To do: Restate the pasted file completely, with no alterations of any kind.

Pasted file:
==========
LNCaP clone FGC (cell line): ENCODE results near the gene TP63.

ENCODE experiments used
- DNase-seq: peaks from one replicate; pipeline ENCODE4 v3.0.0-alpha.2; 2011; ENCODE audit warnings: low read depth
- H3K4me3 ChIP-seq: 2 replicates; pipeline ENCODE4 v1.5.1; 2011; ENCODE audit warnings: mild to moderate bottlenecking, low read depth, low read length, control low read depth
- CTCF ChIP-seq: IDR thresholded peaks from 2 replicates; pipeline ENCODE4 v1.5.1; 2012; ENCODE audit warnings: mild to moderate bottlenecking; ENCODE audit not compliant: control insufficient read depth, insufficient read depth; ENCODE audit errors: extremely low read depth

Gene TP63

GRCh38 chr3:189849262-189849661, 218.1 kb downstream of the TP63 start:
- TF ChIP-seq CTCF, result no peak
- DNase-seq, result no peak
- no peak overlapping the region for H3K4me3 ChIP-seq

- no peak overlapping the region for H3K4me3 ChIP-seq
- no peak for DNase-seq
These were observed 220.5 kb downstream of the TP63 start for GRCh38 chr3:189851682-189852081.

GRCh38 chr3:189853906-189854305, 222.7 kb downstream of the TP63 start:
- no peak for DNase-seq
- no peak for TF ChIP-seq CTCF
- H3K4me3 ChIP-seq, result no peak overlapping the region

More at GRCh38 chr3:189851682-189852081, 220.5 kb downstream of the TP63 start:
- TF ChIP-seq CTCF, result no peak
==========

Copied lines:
LNCaP clone FGC (cell line): ENCODE results near the gene TP63.

ENCODE experiments used
- DNase-seq: peaks from one replicate; pipeline ENCODE4 v3.0.0-alpha.2; 2011; ENCODE audit warnings: low read depth
- H3K4me3 ChIP-seq: 2 replicates; pipeline ENCODE4 v1.5.1; 2011; ENCODE audit warnings: mild to moderate bottlenecking, low read depth, low read length, control low read depth
- CTCF ChIP-seq: IDR thresholded peaks from 2 replicates; pipeline ENCODE4 v1.5.1; 2012; ENCODE audit warnings: mild to moderate bottlenecking; ENCODE audit not compliant: control insufficient read depth, insufficient read depth; ENCODE audit errors: extremely low read depth

Gene TP63

GRCh38 chr3:189849262-189849661, 218.1 kb downstream of the TP63 start:
- TF ChIP-seq CTCF, result no peak
- DNase-seq, result no peak
- no peak overlapping the region for H3K4me3 ChIP-seq

- no peak overlapping the region for H3K4me3 ChIP-seq
- no peak for DNase-seq
These were observed 220.5 kb downstream of the TP63 start for GRCh38 chr3:189851682-189852081.

GRCh38 chr3:189853906-189854305, 222.7 kb downstream of the TP63 start:
- no peak for DNase-seq
- no peak for TF ChIP-seq CTCF
- H3K4me3 ChIP-seq, result no peak overlapping the region

More at GRCh38 chr3:189851682-189852081, 220.5 kb downstream of the TP63 start:
- TF ChIP-seq CTCF, result no peak